How MissFresh is driving distribution through Metro

The meal kit company is expanding its reusable box program inside the retailer to curb single waste packaging.

Miss-fresh
Meal kit maker MissFresh is going the reusable route. And it’s partnering with Metro to find its way.

Initially included in a five-store April 2018 pilot program in Metros, the Montreal-based ready-to-cook brand is now offering customers a reusable box pickup option at pick-up points in 130 Metro grocery locations across Quebec, as well as a six-store network of Jean Coutu-affiliated pharmacies and has designs on expanding throughout Quebec and into Ontario Metros as well. The move is part of the brand’s continuing effort to curb single use packaging waste. The company has also reduced the number of small containers it uses inside the new box, by combining spices and sauces when possible.

MissFresh is 70% Metro-owned, as the grocer acquired its majority stake in the subscription meal kit company in 2017. Metro completed the acquisition of Jean Coutu Group in May, 2018.

Last year, MissFresh expanded, moving beyond its home delivery subscription service and into physical stores. It started offering meal kits in Metro stores, as part of a pilot in test markets to compare online versus in-store purchases. Having a retail presence, Prevost says, helps reach out to a broader, slightly older and less digitally savvy demographic who would not have intuitively ordered food online, and whose ready-to-go preferences are slightly different.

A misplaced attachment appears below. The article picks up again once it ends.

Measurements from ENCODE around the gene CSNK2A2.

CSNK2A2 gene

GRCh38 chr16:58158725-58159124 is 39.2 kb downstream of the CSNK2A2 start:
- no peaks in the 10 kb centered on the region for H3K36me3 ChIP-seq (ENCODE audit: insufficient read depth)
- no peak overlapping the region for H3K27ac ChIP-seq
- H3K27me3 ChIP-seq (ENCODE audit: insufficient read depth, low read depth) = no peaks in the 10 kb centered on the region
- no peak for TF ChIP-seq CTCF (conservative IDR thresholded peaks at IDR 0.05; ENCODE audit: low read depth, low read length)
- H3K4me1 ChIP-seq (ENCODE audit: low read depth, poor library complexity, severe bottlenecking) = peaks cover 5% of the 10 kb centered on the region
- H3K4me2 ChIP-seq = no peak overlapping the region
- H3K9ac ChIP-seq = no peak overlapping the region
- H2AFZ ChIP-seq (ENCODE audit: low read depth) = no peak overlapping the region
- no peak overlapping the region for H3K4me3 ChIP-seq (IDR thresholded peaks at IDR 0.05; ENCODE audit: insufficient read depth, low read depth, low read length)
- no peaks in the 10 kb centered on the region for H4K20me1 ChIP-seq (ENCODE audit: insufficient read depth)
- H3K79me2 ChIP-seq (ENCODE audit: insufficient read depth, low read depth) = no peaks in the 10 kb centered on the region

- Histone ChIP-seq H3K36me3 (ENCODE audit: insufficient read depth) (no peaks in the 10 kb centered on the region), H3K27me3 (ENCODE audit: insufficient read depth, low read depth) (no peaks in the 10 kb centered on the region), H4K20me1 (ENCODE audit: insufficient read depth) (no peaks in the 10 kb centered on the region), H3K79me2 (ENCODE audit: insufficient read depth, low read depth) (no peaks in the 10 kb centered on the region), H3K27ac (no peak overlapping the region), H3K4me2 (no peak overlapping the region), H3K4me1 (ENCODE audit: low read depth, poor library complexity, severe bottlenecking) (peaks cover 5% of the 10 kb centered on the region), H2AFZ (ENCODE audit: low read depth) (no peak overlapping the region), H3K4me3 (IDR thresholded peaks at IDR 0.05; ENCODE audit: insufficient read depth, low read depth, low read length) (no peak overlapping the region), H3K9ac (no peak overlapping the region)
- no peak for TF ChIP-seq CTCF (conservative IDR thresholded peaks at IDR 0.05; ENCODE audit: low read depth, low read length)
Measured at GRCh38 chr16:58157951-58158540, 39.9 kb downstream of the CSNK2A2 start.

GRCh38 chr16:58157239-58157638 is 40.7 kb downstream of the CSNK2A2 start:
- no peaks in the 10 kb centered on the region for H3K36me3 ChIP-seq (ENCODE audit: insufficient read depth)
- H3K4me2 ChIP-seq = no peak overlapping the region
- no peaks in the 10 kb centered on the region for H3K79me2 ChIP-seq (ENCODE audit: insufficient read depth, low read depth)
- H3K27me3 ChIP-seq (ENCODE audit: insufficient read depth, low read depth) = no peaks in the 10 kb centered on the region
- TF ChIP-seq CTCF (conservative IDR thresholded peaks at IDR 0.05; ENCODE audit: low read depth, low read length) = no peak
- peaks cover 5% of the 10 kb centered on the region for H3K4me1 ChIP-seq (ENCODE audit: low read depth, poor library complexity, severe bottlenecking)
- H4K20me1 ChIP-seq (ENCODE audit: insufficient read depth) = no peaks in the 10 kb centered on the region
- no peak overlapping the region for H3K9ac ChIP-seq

Most of MissFresh’s subscribers still go to grocers to pick up ingredients, says Marie-Eve Prevost, founder and CEO of MissFresh, so the brand decided to offer the new reusable boxes at grocery store pickup points for convenience.

More retailers are moving toward offering zero waste and eco-friendly options at their stores, she says, adding that, as of April, Quebec Metro consumers are now able to use their own bags and packaging at the deli, meat, fish, seafood, pastry and ready-to-eat counters. MissFresh is trying to differentiate itself from other meal kit brands by catering to individuals who are looking to make eco-conscious choices, says Prevost.

When it comes to generating awareness, Prevost says that participating Metro are promoting the “Eco-Pickups” with signage featuring the MissFresh logo and a tear pad so that consumers can read more about the reusable bin. It’s also offering a $5 coupon to spend in-store at Metro, as well as a reusable carrying bag to consumers on their first order.

Its goal, says Prevost, is to grow the reusable pick-up option to 20% of its subscriber base within the next 12 months as part of the company’s efforts to reduce the deleterious impact of excess packaging.

Prevost says it is ultimately looking to offer these boxes through home delivery, though she concedes a consignment model is a more complex one for MissFresh to manage, not just because of logistics, but because some of its subscribers are wary about having items left for them outside their home.

However, there is a burgeoning market, as at-home meal kit prep is a growing trend, according to the latest figures. Meal kit delivery services are already a $120-million industry in Canada and expanding, and an NPD Group study reveals that 42% of Canadians are interested in trying out a meal kit, while 13% have already done so.